Boston has also become a global hub for biotech investments. Within the biotechnology sector alone, Boston was second only to San Francisco in terms of Q4 2012 venture capital funding in the life science pulling in $278m. Over the course of the year in 2012, Boston accumulated a total of $1.32bn in venture capital funding for the life sciences. Although the pharmaceutical and biotechnology industry is global, clearly start-up companies thrive on the local ecosystem. It is no coincidence then that 80% of the total cluster lies within 300sq miles, pointing towards this hyper-connectivity which industry leaders talk of. The result is that Boston has on average three times as many biotech startups per sq mile than San Francisco.
With many venture capital companies like Atlas Ventures, Bain Capital Partners, Fidelity Biosciences, MVM Life Science Partners, PureTech Ventures, Polaris, Flagship Pioneering and Third Rock Ventures, Boston is one of the leading centres for biotech investment.
With the desire of many biotechs to remain as trim as possible, the reliance on outsourcing and service provision is highly important. With service companies like Parexel, Charles River Laboratories, Covance and Perkin Elmer all present in the cluster, biotechs are not short of options to access the expertise they require in pre-clinical, clinical and manufacturing needed to develop their products.
The centre of biotechnology and pharmaceuticals in the cluster is Cambridge. Within Cambridge, start-up biotechs and global pharmaceutical companies have come together. Many companies start in Cambridge and then proceed to move to emerging suburbs within Boston such as the Seaport District, or just outside, like Waltham, Lexington or Longwood. This is primarily due to cheaper rentals for laboratory space, however, companies are still close enough to benefit from the considerable talent within the Boston cluster.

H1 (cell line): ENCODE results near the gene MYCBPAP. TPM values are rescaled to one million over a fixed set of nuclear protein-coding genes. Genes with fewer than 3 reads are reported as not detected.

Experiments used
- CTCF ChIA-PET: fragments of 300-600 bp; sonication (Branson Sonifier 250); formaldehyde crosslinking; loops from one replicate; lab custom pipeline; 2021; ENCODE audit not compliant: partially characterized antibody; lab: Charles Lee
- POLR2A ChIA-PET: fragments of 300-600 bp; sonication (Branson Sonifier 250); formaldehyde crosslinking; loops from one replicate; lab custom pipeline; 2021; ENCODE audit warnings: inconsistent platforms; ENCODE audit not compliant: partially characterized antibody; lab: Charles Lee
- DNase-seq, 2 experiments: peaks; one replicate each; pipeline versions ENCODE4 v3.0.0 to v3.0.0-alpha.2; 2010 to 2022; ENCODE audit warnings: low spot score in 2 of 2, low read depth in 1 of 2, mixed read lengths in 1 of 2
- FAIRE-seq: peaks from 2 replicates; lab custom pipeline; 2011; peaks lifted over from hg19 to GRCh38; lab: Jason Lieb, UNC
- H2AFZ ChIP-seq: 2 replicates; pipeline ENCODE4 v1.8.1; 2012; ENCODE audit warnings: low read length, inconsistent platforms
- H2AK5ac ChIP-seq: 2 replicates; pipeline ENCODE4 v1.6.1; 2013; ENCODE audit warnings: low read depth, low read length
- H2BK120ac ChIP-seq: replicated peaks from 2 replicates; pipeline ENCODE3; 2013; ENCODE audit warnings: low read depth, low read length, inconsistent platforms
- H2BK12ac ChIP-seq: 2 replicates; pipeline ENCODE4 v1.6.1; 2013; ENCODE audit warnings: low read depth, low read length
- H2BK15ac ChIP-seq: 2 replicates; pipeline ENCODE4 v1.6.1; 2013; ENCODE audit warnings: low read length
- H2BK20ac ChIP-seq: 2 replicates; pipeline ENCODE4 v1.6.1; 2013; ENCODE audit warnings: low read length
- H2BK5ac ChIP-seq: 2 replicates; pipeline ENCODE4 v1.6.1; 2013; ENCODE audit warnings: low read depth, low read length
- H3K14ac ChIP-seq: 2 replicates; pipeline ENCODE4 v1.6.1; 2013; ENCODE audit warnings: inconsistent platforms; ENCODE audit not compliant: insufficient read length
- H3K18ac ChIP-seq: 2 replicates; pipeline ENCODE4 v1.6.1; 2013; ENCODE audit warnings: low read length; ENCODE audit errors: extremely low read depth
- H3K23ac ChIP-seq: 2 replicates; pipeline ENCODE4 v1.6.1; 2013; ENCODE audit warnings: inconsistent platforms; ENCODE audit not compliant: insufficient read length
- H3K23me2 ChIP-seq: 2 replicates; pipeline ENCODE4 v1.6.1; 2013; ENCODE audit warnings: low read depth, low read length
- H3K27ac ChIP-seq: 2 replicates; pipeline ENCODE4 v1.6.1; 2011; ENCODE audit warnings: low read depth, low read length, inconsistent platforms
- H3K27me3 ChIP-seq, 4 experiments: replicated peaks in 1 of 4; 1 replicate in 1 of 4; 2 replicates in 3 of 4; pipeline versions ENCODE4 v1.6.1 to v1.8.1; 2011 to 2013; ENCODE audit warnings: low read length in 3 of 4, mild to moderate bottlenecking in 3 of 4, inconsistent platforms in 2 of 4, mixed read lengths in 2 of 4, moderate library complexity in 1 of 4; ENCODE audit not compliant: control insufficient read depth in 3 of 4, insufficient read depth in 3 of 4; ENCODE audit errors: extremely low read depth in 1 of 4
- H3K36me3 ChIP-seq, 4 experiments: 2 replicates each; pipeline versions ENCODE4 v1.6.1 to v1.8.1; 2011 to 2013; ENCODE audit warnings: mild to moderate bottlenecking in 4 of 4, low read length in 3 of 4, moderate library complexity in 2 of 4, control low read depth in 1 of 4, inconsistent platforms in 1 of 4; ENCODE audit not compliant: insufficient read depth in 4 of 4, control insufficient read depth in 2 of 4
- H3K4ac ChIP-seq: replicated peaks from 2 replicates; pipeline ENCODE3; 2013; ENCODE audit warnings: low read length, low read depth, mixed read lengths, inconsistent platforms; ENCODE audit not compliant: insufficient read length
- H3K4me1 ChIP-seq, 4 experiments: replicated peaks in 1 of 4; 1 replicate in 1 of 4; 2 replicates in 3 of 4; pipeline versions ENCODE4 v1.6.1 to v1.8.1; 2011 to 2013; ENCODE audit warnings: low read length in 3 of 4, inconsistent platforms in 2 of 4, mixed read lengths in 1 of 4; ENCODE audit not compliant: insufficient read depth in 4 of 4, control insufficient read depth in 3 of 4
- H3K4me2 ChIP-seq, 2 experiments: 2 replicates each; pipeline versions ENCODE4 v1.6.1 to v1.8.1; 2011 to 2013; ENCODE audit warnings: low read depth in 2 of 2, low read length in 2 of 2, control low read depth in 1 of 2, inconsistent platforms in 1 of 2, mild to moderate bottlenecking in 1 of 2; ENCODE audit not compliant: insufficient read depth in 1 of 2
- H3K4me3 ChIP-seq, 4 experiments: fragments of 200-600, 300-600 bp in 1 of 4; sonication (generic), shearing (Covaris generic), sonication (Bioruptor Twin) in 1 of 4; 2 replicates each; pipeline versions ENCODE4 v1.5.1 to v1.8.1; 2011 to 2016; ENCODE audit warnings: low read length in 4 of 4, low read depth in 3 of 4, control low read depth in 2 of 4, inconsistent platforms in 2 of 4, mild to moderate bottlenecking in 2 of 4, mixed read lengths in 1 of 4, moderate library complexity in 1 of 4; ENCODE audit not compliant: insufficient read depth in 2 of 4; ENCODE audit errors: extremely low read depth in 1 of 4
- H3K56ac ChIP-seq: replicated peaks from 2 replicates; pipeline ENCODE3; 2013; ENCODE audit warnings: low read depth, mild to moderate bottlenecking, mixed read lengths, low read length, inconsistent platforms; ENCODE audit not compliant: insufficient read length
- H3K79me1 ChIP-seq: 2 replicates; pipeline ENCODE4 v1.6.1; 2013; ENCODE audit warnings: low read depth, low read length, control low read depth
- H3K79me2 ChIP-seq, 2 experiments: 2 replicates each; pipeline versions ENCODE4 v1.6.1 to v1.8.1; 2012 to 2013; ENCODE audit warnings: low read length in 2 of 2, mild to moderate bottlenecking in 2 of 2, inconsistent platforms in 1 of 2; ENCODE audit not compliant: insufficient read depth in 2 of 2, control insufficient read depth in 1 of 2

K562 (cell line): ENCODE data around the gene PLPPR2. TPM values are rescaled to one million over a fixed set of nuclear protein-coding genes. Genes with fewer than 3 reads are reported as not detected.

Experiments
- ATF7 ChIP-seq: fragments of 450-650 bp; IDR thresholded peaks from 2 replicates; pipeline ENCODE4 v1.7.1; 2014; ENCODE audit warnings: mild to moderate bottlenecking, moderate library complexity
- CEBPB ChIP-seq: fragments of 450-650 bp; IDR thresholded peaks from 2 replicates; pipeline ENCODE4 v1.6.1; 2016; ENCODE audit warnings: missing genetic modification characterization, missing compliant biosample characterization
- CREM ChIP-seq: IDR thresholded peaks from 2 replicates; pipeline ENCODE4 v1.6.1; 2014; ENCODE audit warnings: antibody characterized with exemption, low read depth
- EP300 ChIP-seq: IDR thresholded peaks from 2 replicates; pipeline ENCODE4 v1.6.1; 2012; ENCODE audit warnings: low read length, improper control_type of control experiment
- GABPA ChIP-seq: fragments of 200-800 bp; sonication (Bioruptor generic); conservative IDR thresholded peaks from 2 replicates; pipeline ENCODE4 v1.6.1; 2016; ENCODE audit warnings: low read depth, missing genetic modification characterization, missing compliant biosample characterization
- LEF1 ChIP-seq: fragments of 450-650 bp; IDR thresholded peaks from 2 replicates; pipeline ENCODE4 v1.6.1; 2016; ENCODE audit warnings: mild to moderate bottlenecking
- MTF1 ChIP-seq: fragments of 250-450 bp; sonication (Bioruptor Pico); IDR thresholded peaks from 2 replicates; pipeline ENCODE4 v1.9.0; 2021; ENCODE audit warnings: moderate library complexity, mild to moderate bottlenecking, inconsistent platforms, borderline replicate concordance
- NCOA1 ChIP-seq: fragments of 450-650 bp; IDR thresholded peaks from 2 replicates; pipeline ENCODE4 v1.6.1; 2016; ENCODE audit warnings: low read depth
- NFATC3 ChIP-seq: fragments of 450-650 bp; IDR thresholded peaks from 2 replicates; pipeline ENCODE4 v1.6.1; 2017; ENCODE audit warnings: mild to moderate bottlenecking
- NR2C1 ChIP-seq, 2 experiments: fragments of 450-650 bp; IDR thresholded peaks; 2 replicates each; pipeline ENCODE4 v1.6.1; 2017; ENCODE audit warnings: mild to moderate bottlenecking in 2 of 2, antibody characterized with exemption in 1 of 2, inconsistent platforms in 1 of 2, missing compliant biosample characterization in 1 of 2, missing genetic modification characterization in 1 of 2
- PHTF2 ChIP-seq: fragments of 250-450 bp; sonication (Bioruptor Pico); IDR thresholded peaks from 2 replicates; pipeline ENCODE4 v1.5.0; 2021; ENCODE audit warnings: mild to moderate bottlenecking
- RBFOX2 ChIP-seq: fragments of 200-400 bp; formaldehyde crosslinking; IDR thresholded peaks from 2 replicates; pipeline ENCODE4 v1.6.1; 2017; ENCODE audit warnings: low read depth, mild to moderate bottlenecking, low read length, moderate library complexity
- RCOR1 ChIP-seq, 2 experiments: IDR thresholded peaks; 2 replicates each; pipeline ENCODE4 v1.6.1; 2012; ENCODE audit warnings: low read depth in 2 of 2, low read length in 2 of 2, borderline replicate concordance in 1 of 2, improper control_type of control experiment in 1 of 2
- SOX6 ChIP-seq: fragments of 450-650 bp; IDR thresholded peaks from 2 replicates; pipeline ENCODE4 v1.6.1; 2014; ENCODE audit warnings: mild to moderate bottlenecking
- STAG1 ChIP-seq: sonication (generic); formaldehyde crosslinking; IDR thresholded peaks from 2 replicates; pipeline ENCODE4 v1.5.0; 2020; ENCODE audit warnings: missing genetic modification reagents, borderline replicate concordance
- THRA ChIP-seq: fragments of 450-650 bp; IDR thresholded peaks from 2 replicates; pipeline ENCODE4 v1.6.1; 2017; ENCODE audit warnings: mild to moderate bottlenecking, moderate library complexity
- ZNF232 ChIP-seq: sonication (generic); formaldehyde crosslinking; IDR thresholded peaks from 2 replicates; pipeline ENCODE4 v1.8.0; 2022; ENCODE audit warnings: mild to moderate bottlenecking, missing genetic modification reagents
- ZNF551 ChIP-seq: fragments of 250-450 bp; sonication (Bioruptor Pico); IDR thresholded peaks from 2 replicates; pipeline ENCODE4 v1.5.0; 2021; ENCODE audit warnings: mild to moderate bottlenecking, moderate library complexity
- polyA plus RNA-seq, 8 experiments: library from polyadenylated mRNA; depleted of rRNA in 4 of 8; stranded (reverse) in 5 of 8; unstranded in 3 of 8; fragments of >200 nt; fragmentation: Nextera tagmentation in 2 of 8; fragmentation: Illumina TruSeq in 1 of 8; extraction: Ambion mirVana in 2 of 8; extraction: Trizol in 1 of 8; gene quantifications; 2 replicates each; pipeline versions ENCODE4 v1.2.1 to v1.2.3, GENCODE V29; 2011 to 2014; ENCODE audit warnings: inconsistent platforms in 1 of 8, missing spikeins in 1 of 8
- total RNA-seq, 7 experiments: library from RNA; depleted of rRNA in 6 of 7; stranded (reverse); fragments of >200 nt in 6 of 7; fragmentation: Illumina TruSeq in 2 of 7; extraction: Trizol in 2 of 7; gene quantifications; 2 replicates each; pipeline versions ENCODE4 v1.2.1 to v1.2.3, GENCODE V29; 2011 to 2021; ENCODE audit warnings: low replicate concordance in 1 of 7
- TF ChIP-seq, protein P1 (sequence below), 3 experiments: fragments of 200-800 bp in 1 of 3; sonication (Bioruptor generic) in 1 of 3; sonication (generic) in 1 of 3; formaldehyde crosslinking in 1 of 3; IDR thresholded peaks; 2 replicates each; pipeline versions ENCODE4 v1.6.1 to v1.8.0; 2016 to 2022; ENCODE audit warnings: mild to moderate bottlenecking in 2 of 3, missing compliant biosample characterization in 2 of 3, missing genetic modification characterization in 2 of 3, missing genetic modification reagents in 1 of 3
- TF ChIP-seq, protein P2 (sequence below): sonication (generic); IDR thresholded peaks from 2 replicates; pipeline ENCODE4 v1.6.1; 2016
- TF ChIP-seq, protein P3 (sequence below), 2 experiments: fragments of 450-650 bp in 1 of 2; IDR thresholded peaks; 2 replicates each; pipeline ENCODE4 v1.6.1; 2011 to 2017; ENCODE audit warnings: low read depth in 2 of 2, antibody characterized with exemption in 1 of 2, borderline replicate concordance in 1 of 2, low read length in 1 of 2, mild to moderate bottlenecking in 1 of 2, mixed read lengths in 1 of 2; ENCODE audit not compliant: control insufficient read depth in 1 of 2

The proximity of companies to one another has played a crucial role in the development of the cluster. Talent flows from company to company and many of the leading industry figures having worked their entire careers in the cluster. The closeness has helped to foster a collaborative approach in the cluster with people and companies sharing ideas and innovations, the very exemplar of how the future of this industry will succeed. Having such a close business community means that individuals are happy to put down roots in the area as they know they can always diversify their skills and are in demand.
With world leading academics, companies and world-class talent, it is little wonder that Boston is now being considered in some quarters as the leading Biotech cluster in the world. The Boston cluster has seen considerable growth in the past 10 years and that trend shows no sign of diminishing. Liftstream believes this cluster is an exceptional place to develop a career in the sector and with so many promising companies, it should be a hot-bed for future breakthrough research and innovation.
You can read the work Liftstream has been doing with our partner MassBio to make Massachusetts a more vibrant and diverse employment for life sciences professionals here: http://www.liftstream.com/pathtodiversity.html